Update late 2019:
(as another quintessentially modern, 21st century technology)
Original (Edited) Review:
The Wind Rises carries a lot of baggage. It is director Hayao Myazaki’s retirement film, if he is to be trusted, and thus will inevitably be compared to every film he’s ever made and hampered with the impression of future films left unmade. My usual rule of thumb would indicate to divorce the film from Miyazaki’s history and view it on its own terms. While there’s ample reason to take this path, such a take would also do this film a disservice. Not only is this a strong film in its own right, but it’s a telling and touching commentary on Miyazaki’s career as a whole, and thus it invites the comparison.
Although a biography of Jiro Horikoshi, a Japanese inventor famed for his prototype Mitsubishi A5M, it’s easy to see the film as a confessional of sorts for Miyazaki as he comes to terms with his own career in filmmaking and the dangers of the medium for the world. While the director’s films usually approximate dreams and desire, this is a surprisingly straight-forward piece, and the surprising pre-release comparisons to the classic epics of David Lean reveal themselves not only worthy but perfectly fit to this grand but personal film about art and consequences that uses the director’s flair for visual storytelling as much as conventional dialogue to tell its story. It isn’t perfect, and it is difficult not to wish for something a touch more ebullient and deconstructive for his final film. But conventional quality is quality nonetheless, especially in a film which so quietly, so sedately, and so rigorously meditates on and appreciates the necessity of sturdy, incremental improvement and diligence within a chosen field, all while eyeing – in its periphery, admittedly – the tragedy such a (potentially) blinkered focus may emit into the world.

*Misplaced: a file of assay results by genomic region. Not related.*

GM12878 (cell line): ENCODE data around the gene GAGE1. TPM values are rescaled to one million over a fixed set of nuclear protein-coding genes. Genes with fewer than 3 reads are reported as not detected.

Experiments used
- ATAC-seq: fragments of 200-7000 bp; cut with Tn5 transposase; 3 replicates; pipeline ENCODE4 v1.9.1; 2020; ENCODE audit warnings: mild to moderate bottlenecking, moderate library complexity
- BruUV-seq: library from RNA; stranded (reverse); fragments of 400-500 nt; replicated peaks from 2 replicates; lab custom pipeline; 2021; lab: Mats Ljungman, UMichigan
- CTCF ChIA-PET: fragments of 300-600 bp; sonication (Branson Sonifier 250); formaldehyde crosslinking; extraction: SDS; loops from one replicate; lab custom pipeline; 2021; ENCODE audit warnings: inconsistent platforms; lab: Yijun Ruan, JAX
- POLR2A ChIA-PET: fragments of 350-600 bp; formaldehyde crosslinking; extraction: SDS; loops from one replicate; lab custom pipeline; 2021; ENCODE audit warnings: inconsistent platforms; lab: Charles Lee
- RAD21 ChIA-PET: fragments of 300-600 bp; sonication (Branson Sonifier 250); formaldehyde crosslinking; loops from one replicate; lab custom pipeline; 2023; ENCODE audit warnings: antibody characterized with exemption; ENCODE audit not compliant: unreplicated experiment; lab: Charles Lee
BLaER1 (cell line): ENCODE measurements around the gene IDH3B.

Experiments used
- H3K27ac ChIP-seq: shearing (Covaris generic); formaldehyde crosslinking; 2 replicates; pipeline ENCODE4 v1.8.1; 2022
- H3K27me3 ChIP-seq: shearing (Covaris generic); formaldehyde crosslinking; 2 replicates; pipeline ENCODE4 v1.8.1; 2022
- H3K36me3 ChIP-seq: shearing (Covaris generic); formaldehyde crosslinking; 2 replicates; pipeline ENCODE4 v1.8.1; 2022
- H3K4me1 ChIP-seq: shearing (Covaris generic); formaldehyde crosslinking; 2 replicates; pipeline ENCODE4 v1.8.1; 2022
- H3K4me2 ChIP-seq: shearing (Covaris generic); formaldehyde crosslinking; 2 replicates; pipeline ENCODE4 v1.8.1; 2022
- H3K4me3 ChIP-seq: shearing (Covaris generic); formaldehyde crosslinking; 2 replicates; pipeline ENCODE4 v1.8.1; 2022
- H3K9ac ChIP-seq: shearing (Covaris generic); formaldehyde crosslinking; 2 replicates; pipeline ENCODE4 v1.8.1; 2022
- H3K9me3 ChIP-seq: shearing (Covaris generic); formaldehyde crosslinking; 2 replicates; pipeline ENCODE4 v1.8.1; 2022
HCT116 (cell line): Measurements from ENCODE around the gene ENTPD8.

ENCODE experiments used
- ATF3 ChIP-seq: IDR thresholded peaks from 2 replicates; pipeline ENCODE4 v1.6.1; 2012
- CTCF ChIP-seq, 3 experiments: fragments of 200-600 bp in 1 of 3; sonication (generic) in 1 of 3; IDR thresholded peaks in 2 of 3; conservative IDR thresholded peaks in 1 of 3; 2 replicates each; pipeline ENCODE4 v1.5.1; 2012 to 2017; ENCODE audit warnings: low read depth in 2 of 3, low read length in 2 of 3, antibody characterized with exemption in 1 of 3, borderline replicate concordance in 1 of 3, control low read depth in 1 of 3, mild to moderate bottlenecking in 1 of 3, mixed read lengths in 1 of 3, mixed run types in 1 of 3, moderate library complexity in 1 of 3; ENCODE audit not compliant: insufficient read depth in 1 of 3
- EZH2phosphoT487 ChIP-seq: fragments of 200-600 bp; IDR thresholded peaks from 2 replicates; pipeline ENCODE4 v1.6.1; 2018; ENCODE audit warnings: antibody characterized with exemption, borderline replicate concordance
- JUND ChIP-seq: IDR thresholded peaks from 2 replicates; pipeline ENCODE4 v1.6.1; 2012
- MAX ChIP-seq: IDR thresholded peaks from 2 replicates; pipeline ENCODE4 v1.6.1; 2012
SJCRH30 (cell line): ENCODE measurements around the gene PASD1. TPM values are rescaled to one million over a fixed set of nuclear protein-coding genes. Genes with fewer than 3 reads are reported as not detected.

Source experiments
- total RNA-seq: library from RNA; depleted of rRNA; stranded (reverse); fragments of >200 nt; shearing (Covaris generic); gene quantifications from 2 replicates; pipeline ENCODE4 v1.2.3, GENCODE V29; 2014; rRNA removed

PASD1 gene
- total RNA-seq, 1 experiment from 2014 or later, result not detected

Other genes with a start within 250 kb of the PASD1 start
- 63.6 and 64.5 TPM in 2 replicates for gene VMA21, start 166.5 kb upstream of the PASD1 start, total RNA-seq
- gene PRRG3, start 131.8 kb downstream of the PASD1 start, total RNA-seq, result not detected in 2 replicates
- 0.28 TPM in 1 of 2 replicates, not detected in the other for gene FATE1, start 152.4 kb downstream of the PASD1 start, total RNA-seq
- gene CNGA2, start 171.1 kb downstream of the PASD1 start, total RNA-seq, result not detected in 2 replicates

Miyazaki’s foremost means of storytelling has always been the visual. His films eschew conventional narrative in favor of a sort of visual poetry to get lost in, something that aims less for reality and more for the dreamscape of want and need. Here, Miyazaki’s film sacrifices some of the wide-eyed imagination of his earlier films due to its grounded, character-based nature. This being said, it makes up for it in the nuances of characters who more tellingly approximate reality but who are still rendered as enigmas. A European mystery in human form Jiro meets mid-way through the film seems an obvious snitch, although the only revealing element to his character’s true nature is his buggy, even ghostlike eyes. Is this reality though, or Jiro’s own image of a man who comes off to him as a suspicious outsider?
The narrative of the film is still anything but plot-heavy. Miyazaki loves to give his characters time to sit and breathe, to think about the world around them, while his camera is off thinking about that world as well, revealing its thoughts in stunning, impressionistic details. The narrative essentially follows Jiro as he grows up, falls in love with planes as a child and becomes well-known for his skill as an engineer. The film details his multi-year struggles to perfect an exceedingly difficult design, making sideways glances at Jiro’s personal turmoils in marriage and the lingering ethical dilemma of constructing a plane he knows will be used as a Japanese war machine.